Hillary Clinton must insist on a united Syrian opposition
When Hillary Clinton meets with Syrian opposition figures in Turkey this weekend, she must impress on them the need to unite their ranks and tolerate different views. Disunity in the opposition is perhaps the biggest reason why Bashar al-Assad remains in power.
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Let’s start with seriousness. Senior members of the SNC with whom I have interacted closely in Washington and European capitals since the start of the uprising insist that there are no divisions per se between the SNC and other opposition groups including Mr. al-Maleh’s. They call them normal “differences” that should be expected between people of different political backgrounds. Forgive me, but that is rubbish. There are real divisions in the ranks that have obstructed effective collective action and strategic planning, and such divisions have not gone unnoticed by US, European, and Arab officials.Skip to next paragraph
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So what has caused these divisions? Many have made the case that several members of the Syrian opposition, and specifically the SNC, are politically inexperienced because of the decades-old oppression by the Syrian regime. So they will make mistakes in their dealings with each other. They have yet to develop a culture of negotiation and compromise. They are new to the game of politics, and thus you can’t really fault them.
Sorry, I am not convinced.
Another possible reason is that separate groups of the Syrian opposition have different foreign support networks that are in contention or competition over Syria’s future. Some groups are backed by the Gulf state Qatar, others by Saudi Arabia, while Turkey primarily supports the FSA. Because of these regional powers’ rival agendas, Syrian opposition groups end up pulling in different directions and fighting each other.
That sounds like a more satisfactory explanation than inexperience. However, these different opposition groups made conscious decisions to seek external assistance or sponsorship at the expense of unity. So they deserve some blame.
Perhaps the ideological or political differences within the Syrian opposition – Islamist vs. secularist, rightist vs. leftist, technocrat vs. politician – are too great and cause these schisms. Yet membership in all opposition groups tends to be mixed, and within each group secularists and Islamists, liberals and conservatives, get along just fine. The SNC is only one example. So it’s not that either.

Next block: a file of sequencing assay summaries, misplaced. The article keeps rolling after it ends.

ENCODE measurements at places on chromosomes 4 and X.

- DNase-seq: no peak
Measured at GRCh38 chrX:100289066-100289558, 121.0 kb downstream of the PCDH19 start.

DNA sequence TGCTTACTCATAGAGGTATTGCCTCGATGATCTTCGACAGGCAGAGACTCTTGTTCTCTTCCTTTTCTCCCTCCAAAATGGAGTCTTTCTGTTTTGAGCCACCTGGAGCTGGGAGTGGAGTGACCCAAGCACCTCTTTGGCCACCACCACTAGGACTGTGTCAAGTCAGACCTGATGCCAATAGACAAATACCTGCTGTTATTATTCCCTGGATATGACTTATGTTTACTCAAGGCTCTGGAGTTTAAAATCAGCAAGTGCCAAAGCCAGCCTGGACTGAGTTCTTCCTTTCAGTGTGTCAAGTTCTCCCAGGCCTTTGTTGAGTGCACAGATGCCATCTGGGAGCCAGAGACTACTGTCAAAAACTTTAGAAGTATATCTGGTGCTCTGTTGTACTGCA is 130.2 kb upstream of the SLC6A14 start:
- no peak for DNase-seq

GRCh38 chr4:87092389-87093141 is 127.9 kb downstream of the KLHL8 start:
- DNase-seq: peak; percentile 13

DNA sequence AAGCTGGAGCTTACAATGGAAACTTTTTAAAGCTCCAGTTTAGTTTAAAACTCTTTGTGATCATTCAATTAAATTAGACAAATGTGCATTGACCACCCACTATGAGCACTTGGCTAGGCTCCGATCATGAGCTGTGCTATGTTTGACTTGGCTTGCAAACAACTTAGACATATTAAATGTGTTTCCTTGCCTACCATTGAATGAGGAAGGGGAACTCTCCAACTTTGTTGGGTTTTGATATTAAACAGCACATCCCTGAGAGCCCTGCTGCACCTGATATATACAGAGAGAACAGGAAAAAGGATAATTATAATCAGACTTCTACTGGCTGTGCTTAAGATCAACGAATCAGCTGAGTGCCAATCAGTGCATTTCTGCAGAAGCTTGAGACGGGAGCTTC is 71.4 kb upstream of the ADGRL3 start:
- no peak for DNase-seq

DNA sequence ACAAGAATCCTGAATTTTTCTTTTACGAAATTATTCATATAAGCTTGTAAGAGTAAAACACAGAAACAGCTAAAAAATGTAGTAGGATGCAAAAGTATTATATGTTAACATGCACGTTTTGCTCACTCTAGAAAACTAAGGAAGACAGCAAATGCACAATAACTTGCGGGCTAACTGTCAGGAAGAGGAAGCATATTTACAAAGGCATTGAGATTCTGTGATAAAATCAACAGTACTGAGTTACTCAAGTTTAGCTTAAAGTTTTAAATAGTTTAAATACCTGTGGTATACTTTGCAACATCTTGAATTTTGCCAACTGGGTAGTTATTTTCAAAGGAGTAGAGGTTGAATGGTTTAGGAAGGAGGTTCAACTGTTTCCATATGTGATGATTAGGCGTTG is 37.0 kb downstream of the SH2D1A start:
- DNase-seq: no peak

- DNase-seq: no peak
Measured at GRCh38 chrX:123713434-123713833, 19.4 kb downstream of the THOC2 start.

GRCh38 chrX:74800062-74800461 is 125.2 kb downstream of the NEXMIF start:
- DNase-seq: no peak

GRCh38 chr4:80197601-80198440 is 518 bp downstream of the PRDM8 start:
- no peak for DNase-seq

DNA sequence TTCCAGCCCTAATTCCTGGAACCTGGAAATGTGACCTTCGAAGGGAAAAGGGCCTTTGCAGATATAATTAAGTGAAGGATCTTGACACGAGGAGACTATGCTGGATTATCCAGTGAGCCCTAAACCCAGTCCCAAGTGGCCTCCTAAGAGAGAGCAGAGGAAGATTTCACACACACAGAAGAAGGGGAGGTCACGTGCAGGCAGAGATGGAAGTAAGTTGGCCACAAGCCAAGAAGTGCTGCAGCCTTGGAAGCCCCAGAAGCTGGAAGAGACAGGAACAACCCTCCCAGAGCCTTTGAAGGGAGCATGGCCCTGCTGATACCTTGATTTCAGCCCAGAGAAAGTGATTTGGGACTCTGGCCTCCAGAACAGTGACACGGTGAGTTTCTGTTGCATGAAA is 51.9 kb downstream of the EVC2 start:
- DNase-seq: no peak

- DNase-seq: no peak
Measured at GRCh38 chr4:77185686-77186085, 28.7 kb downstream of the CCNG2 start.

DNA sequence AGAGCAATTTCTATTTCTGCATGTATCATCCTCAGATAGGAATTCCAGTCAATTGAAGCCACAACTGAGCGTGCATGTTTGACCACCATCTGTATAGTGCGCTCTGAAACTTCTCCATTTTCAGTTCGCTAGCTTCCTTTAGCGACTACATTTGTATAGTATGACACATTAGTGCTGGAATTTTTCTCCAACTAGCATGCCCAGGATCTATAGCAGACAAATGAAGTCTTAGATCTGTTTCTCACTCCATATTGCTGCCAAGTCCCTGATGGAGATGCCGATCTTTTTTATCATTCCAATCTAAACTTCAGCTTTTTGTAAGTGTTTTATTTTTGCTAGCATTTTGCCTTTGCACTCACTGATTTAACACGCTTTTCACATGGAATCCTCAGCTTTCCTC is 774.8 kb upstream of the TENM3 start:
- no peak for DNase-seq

What causes the disunity then? It has to do with mindset and approach. Because the SNC is the largest political opposition group and has the biggest potential, its failings should be put in the spotlight. In short, the SNC sidelines opposition figures who do not share its views and tactics.
For all their espoused liberalism, SNC liberals (including Islamists, of course) are proving to be quite illiberal, unwilling or unable to tolerate opinions that are not fully in line with theirs. Worse, they often call those who do not agree with them and those who defected from their ranks “traitors” to the cause.
This is tragic. People such as Michel Kilo, known as the grandfather of the Syrian opposition; Haytham al-Mannaa, the highly-respected and internationally recognized human rights activist and president of the National Coordination Body of Democratic Change; Kamal Labwani, a colleague of al-Maleh in the CSRT, and many others are hardly pro-regime propagandists. For decades, they have been harassed and imprisoned by the regime for their pro-democracy activism.
The roots of political intolerance are complex. As political scientist Carson Holloway nicely put it, they are “simply a reflection of the ordinary weakness of human nature, which in all men yearns to silence those whose opinions differ too widely from their own.”